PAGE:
Democratic countries have an obligation to look seriously at alternatives to a Chinese police-owned company, said Robert Potter, a cybersecurity consultant in Australia who has worked as an adviser to the Canadian government. If there’s a visa centre “down the street that doesn’t have as many spies in it, wouldn’t due diligence tell you that’s the better choice?” Mr. Potter asked.

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Mr. Mitchell, however, said he understood “the company VFS partnered with is the one they were told by the Chinese authorities they had to use.” Immigration New Zealand had “no concerns” that Beijing Shuangxiong could provide access to confidential information by Chinese security services. “There is no access to confidential INZ data or systems, nor any influence on visa decision-making,” he said.

“Completed application forms filed at a VAC are digitized, encrypted and sent to INZ via a secure portal operated by the Ministry of Business, Innovation and Employment,” Mr. Mitchell said. In addition, he said, “VACs do not handle applications for residence and humanitarian visas, which are sent directly to INZ in New Zealand.”

The Canadian government has similarly said applications in Beijing and elsewhere are handled “according to Canada’s privacy laws” and the service providers have pledged not to interfere with visa applications. “As set out in the contract, VACs are expressly forbidden from providing any visa-related advice to applicants or from making any type of determination on their application,” Department of Citizenship and Immigration spokesman Rémi Larivière said.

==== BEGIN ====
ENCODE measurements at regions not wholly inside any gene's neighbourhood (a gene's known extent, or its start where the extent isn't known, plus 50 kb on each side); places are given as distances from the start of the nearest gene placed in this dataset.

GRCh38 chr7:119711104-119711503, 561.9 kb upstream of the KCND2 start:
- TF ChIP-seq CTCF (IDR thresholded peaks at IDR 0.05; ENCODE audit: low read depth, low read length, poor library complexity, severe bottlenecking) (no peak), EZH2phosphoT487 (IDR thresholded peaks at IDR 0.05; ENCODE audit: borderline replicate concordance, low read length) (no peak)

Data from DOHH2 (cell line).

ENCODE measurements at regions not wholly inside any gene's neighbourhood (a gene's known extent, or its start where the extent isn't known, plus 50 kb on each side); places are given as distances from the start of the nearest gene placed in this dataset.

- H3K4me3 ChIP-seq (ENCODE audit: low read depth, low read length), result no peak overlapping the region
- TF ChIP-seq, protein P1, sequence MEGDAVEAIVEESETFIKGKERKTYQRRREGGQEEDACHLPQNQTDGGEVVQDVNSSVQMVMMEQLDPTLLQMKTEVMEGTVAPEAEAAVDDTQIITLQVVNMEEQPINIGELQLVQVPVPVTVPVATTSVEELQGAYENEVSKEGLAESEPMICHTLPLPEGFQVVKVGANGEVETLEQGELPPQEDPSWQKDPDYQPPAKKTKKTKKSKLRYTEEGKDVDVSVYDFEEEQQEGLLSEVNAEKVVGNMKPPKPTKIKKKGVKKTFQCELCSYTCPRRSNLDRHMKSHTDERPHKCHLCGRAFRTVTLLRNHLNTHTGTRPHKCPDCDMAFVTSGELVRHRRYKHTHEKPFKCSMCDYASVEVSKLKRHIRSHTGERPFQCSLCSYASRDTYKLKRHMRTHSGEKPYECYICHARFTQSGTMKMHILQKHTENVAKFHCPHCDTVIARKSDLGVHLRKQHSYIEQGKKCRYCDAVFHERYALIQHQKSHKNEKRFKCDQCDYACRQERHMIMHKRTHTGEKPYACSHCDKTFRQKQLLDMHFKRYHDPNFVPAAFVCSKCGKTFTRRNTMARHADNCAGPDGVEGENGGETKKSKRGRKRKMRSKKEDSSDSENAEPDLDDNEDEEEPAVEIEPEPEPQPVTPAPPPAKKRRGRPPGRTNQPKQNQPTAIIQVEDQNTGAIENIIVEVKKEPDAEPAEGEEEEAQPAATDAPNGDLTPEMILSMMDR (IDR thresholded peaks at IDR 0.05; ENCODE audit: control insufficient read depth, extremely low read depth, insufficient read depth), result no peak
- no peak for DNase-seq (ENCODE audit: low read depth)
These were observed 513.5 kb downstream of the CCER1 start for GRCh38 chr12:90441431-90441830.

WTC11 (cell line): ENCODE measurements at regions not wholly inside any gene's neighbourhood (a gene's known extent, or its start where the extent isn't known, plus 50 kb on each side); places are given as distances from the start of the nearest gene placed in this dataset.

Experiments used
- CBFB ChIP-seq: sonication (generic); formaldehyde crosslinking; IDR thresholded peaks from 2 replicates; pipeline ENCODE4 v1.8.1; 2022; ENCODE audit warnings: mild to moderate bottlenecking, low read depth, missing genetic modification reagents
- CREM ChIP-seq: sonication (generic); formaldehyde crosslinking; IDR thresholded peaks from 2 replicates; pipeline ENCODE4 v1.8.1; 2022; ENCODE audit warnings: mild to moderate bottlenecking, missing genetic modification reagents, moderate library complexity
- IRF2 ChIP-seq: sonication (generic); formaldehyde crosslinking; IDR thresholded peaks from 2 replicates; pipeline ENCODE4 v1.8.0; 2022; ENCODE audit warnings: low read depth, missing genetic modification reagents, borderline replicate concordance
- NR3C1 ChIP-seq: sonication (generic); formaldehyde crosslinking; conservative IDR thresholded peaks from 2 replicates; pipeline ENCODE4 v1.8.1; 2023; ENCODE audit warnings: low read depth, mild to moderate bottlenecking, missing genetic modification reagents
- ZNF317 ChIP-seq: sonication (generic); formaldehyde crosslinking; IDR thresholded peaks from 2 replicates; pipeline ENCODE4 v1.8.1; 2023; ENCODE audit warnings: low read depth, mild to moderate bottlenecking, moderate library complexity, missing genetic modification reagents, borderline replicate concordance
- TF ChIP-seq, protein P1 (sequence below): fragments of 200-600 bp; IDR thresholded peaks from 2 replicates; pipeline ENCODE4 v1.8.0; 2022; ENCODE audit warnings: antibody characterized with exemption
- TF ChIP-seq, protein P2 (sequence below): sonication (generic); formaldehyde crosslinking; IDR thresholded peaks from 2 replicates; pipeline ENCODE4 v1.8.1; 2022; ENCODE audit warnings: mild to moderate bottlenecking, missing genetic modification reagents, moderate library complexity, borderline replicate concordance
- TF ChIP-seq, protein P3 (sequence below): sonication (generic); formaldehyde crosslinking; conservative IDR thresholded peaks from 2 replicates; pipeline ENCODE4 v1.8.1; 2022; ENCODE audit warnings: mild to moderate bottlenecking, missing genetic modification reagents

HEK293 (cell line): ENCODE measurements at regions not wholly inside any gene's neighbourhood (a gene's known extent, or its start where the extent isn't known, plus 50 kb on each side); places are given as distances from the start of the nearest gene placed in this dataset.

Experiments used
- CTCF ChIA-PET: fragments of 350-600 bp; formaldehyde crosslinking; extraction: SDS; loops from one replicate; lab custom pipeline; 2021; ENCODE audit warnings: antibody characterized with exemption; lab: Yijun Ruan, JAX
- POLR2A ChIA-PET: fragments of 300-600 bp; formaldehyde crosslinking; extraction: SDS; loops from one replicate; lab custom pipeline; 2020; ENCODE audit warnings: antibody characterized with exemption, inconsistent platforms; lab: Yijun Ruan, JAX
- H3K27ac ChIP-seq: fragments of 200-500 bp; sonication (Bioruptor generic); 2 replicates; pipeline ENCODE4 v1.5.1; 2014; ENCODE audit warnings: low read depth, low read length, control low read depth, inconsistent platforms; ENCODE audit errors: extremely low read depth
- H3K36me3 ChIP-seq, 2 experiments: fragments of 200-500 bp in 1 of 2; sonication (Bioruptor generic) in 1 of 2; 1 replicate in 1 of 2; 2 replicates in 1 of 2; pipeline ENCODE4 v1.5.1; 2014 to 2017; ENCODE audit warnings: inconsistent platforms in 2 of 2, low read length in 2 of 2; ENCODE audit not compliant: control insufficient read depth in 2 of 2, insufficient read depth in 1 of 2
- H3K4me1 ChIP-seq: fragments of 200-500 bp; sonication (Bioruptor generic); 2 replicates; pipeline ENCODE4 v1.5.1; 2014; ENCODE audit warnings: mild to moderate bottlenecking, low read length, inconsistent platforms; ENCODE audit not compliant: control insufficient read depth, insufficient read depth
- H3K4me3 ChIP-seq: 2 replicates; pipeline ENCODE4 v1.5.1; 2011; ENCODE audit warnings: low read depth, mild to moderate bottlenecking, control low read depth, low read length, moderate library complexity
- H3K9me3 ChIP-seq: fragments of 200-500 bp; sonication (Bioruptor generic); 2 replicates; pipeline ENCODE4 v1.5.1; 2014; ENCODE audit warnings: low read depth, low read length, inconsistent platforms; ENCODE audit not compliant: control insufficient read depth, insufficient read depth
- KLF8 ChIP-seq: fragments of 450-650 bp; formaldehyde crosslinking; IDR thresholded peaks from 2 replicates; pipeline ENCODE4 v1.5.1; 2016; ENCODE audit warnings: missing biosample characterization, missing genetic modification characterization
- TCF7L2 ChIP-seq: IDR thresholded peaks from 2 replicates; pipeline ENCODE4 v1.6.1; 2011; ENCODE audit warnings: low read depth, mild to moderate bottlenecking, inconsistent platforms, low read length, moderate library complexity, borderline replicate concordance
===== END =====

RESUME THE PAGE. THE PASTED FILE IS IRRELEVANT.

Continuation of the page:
VFS spokesman Peter Brun has said the Chinese companies it works with “are managed by VFS Global and we ensure they operate entirely according to all VFS Global security processes and protocols, and according to the Canadian government’s visa application process and data protection requirements, which are audited regularly by the Canadian government.”

“Individuals or local companies having a stake in the FMCs that you described have no access to visa application data and no influence on the integrity of the visa-application process as defined by any client government we serve,” he said.